January 26th – Over to Telford mid morning to pick something up, and I noted that the 80s footbridge that links Telford Station’s two platforms with the cycleway and town centre is breathing it’s last – but one simple change has made it much nicer already, and it’s quite a shock.

The bridge is due to be replaced for one more user friendly, that’s better for wheelchair users and less circuitous for passengers in a hurry, and will also offer lifts, and construction is just commencing. Trees around the bridge have been removed and the lack of dense cop[pice around the station end has opened it right up, and made the chore of using the thing a whole bunch nicer, with less dark corners.

I’ll be watching the project with interest.

August 3rd – Telford on a quick visit midday, and a surprise: I noted evidence of recent exploratory drilling and a planning application to replace the dingy, 80s footbridge over the railway and adjacent main road with a new structure.

The bridge as it is is corroded and not ideal, but it’s a very large structure and it’ll be interesting to look at the plans for a replacement. 

One of the biggest problems with the structure is it’s greatest asset: being enclosed with a roof makes it an excellent sheltering point in bad weather, but makes it dingy, dystopian and unpleasant at night.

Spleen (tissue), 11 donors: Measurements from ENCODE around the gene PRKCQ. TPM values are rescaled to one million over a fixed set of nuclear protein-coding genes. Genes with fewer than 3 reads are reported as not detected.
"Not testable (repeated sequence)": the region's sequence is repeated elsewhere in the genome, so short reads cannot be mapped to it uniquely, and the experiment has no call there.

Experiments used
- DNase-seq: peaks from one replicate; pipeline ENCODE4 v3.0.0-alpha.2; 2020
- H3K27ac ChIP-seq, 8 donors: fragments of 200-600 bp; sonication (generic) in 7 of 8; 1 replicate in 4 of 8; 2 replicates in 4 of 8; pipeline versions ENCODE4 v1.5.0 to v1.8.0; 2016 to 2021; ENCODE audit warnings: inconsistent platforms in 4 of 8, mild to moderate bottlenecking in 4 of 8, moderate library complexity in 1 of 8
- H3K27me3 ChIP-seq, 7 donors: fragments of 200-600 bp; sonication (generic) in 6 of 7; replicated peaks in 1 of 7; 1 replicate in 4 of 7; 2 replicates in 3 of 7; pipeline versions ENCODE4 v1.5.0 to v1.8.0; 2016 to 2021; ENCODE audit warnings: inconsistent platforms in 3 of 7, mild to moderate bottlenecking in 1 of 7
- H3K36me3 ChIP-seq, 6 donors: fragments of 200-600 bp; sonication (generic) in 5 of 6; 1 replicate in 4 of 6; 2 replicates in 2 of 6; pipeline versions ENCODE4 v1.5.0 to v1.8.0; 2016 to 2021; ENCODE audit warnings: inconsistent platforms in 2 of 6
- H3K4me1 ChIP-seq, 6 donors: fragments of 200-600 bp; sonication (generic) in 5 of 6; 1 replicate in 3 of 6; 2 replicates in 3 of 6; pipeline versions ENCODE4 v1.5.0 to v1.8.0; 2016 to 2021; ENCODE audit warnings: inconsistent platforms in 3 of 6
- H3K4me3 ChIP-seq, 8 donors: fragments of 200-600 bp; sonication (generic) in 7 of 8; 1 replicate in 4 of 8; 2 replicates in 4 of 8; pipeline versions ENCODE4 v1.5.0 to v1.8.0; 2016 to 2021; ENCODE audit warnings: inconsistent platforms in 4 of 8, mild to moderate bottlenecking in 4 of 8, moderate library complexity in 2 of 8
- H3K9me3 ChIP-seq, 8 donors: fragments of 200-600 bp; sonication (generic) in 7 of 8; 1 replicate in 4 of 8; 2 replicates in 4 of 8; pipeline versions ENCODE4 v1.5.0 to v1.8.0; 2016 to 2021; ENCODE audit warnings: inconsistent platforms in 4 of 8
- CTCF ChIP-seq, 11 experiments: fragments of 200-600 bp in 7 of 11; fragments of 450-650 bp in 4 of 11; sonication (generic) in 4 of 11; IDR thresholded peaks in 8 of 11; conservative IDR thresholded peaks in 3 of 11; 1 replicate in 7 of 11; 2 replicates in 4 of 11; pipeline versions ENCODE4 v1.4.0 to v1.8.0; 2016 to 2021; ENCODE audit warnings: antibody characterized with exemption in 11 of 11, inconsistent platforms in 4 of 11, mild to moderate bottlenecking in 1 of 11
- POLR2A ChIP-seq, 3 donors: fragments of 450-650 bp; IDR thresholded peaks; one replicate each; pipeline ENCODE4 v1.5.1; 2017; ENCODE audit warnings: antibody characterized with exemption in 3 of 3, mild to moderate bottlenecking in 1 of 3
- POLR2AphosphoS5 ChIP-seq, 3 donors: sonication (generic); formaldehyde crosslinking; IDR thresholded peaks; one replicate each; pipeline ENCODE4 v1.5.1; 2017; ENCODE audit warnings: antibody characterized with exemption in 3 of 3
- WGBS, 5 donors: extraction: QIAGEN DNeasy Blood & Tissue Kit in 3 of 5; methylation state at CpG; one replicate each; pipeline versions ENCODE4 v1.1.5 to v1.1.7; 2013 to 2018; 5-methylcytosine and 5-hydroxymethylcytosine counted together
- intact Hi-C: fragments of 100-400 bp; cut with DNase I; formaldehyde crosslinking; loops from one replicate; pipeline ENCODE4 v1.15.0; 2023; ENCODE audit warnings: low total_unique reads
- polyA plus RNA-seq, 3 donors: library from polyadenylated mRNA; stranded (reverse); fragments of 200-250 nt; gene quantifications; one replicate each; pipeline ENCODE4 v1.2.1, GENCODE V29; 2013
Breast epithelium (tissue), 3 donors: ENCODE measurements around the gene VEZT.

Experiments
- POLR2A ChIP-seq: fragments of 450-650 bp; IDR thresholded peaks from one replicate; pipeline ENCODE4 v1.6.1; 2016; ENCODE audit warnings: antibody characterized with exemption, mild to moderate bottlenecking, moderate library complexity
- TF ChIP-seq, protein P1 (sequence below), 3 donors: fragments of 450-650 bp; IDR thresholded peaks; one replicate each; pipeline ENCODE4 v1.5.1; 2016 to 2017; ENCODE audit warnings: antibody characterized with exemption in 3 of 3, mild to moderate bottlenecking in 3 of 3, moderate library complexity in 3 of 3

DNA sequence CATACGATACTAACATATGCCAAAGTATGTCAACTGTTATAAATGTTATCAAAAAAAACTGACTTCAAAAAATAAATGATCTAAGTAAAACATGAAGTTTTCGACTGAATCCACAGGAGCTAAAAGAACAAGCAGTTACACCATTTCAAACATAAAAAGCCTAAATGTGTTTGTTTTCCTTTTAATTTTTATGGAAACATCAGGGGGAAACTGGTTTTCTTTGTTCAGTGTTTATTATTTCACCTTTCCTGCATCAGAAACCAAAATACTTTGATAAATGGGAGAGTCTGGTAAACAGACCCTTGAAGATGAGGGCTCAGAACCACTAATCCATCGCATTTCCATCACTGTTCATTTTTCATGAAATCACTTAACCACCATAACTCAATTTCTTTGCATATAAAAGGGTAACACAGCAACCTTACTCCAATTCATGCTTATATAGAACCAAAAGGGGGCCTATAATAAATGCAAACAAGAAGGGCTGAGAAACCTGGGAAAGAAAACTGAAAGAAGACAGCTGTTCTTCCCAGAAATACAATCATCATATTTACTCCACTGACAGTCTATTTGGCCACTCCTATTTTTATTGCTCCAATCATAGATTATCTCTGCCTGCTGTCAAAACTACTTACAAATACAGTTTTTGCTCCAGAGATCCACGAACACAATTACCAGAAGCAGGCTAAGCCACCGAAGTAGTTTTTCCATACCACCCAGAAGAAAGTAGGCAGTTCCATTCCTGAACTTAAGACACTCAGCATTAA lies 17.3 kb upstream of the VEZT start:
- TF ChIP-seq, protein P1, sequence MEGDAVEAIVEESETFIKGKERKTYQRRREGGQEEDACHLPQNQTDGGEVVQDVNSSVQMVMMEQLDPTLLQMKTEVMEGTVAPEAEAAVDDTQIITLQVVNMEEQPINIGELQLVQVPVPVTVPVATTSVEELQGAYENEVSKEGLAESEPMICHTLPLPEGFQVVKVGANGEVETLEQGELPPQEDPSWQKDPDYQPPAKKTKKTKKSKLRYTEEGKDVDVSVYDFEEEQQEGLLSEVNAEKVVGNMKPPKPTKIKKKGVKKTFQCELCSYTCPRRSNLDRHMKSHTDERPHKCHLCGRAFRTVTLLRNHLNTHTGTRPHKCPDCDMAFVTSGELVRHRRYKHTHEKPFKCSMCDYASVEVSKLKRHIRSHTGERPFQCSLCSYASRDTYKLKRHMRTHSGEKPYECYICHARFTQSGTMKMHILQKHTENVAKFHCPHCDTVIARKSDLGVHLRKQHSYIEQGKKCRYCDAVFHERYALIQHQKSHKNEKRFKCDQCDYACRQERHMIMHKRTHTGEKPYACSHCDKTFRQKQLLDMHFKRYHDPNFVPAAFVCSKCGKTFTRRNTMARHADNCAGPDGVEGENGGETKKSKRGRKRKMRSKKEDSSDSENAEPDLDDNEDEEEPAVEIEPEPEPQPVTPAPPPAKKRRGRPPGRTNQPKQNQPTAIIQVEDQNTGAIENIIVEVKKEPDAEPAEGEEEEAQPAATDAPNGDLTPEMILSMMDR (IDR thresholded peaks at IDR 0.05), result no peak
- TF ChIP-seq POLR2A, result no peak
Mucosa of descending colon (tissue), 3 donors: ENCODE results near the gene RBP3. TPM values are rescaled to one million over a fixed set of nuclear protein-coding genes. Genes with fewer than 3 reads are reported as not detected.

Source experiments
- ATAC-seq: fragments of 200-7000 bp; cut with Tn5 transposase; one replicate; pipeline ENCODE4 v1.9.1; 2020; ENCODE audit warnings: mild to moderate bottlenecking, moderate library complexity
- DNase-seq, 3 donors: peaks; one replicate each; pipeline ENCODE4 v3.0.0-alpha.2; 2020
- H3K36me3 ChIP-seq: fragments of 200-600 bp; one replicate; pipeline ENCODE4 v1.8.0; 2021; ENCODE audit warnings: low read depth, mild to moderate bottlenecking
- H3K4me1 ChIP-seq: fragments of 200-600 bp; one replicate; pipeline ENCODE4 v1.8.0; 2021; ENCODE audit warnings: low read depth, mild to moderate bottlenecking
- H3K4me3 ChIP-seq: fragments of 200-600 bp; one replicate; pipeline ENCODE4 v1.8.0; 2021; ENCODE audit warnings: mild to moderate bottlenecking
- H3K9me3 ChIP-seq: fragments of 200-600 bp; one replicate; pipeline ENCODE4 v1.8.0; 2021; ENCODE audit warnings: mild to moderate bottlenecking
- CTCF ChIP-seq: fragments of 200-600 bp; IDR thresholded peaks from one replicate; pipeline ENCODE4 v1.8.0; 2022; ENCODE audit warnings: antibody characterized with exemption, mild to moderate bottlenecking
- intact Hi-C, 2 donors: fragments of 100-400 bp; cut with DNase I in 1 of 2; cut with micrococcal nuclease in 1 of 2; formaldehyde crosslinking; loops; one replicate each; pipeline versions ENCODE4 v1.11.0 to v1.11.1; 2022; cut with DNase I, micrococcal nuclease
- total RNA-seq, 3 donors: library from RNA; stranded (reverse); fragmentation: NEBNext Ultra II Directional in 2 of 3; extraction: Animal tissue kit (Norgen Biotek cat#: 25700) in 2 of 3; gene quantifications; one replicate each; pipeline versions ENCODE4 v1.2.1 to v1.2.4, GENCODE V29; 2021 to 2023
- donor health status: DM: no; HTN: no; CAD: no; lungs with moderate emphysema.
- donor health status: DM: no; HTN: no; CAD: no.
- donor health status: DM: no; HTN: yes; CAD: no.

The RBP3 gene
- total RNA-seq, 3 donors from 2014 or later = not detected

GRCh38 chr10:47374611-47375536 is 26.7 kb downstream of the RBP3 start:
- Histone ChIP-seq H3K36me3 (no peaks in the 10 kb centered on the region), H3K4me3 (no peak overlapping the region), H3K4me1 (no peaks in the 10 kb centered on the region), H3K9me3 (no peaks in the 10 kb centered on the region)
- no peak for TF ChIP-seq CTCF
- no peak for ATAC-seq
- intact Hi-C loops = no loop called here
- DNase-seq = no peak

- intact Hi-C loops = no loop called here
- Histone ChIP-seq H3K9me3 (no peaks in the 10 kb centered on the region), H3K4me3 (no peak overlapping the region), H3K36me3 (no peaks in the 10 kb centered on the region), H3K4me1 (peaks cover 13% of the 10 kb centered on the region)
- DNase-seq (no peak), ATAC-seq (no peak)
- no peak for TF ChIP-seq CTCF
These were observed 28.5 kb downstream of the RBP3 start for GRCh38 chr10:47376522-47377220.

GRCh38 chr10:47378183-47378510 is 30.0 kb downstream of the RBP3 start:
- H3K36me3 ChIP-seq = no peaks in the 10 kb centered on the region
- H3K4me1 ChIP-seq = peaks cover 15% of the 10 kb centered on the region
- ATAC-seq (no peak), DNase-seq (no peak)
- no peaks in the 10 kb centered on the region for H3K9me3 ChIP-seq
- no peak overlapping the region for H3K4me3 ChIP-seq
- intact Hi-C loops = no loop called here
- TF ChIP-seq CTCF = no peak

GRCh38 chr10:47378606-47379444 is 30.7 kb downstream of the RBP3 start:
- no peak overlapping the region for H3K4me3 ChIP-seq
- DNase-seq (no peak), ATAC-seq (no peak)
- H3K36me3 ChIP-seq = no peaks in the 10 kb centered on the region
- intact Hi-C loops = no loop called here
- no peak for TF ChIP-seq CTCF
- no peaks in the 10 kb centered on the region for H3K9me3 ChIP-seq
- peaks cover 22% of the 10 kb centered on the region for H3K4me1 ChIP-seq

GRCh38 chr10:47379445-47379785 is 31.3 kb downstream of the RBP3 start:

I also wonder what they’ll do with the overgrown vegetation that also make the footways here so grim at night.

The times seem to be changing. Let’s hope for the better.

May 25th -Darnford Bridge Farm is still decaying, slowly, although there does seem to be some activity in the yard now.  This old farm sits in the middle of a short, unnamed, potholed, unadopted cut through between the A51 Tamworth Road and Darnford Lane, just on the eastern side of Lichfield.

There’s been planning permission granted here since 2013 to build a large house and swimming pool, and I think maybe someone is planning to start work here soon. 

I’m not against the plan; the farm is derelict and needs sorting – but the overgrown gateway and white lilac in the hedge will be missed, as will my prurient stops here to nose around when I pass…

Everything must change, I guess.